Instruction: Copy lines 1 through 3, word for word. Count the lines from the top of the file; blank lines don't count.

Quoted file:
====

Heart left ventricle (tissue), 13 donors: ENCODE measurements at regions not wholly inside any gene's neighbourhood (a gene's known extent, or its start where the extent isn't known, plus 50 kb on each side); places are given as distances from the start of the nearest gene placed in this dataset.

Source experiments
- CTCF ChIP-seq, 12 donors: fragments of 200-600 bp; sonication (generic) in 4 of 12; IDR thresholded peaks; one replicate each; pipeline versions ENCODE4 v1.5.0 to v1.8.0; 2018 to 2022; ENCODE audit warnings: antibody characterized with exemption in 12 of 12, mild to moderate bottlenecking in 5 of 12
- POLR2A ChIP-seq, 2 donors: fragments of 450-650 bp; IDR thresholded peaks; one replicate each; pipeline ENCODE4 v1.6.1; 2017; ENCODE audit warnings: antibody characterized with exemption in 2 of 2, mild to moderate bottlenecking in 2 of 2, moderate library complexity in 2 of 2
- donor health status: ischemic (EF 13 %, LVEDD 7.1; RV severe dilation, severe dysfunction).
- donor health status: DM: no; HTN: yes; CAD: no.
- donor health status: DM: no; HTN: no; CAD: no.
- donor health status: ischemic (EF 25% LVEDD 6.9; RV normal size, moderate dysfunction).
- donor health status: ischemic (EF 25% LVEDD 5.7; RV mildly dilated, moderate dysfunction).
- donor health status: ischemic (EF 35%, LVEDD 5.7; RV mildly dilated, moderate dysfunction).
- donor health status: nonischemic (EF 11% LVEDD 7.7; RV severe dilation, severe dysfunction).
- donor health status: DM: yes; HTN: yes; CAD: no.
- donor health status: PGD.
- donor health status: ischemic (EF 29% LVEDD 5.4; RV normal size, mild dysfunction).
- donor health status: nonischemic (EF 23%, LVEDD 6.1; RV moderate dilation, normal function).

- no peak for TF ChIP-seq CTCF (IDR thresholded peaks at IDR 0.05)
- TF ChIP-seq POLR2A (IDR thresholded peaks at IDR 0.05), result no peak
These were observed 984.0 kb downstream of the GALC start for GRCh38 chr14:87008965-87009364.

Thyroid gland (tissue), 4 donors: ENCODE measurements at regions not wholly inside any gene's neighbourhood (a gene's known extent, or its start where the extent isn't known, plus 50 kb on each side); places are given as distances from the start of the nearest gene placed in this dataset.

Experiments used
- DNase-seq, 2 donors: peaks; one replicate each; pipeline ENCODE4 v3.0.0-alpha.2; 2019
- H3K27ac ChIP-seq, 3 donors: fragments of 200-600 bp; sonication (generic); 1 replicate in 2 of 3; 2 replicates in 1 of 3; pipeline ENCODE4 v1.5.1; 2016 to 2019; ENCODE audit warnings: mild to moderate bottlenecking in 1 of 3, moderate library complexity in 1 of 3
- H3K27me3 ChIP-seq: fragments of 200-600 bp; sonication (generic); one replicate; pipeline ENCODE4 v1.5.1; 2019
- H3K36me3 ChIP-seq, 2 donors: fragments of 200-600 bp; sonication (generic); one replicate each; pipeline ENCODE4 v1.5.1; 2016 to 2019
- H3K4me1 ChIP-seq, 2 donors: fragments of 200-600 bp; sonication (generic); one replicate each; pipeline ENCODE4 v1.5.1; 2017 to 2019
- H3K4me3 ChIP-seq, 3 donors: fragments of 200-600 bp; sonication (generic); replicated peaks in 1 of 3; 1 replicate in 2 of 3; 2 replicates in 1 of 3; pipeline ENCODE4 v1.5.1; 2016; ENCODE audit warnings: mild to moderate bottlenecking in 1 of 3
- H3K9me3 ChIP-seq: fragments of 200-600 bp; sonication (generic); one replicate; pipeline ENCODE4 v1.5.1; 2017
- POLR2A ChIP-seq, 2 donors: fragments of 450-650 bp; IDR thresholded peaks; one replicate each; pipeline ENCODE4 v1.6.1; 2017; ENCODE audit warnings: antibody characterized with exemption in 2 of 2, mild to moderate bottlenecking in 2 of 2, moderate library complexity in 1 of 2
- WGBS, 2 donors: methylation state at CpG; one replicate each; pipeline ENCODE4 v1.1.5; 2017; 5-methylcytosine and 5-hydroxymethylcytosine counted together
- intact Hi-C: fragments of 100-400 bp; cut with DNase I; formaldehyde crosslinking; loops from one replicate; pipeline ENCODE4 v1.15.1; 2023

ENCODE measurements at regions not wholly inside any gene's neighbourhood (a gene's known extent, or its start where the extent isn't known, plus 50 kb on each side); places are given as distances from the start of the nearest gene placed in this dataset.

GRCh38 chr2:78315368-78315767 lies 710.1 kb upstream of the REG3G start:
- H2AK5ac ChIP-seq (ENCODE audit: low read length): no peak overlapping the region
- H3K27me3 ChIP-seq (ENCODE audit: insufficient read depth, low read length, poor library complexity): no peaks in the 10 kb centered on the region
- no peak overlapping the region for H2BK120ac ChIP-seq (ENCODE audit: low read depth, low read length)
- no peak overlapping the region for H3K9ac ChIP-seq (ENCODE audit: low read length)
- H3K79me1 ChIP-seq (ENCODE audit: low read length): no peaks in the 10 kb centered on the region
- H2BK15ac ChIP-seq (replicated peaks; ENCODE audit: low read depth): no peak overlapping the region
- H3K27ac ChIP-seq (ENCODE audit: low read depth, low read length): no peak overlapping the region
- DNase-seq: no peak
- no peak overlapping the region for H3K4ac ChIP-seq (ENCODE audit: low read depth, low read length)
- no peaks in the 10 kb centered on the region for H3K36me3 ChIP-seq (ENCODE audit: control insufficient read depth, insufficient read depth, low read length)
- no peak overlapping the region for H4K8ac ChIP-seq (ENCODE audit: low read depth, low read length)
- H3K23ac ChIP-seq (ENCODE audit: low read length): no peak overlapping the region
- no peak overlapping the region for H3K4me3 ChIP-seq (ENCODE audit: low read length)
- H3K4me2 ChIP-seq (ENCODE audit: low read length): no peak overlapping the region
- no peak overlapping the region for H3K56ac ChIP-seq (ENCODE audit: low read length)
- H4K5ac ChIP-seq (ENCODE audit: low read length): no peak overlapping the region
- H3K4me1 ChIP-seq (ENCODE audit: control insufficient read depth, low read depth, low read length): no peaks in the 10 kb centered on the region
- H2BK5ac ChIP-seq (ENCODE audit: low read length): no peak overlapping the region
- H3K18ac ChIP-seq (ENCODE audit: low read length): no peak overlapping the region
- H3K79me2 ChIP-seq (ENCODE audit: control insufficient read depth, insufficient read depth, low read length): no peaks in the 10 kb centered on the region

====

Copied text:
Heart left ventricle (tissue), 13 donors: ENCODE measurements at regions not wholly inside any gene's neighbourhood (a gene's known extent, or its start where the extent isn't known, plus 50 kb on each side); places are given as distances from the start of the nearest gene placed in this dataset.

Source experiments
- CTCF ChIP-seq, 12 donors: fragments of 200-600 bp; sonication (generic) in 4 of 12; IDR thresholded peaks; one replicate each; pipeline versions ENCODE4 v1.5.0 to v1.8.0; 2018 to 2022; ENCODE audit warnings: antibody characterized with exemption in 12 of 12, mild to moderate bottlenecking in 5 of 12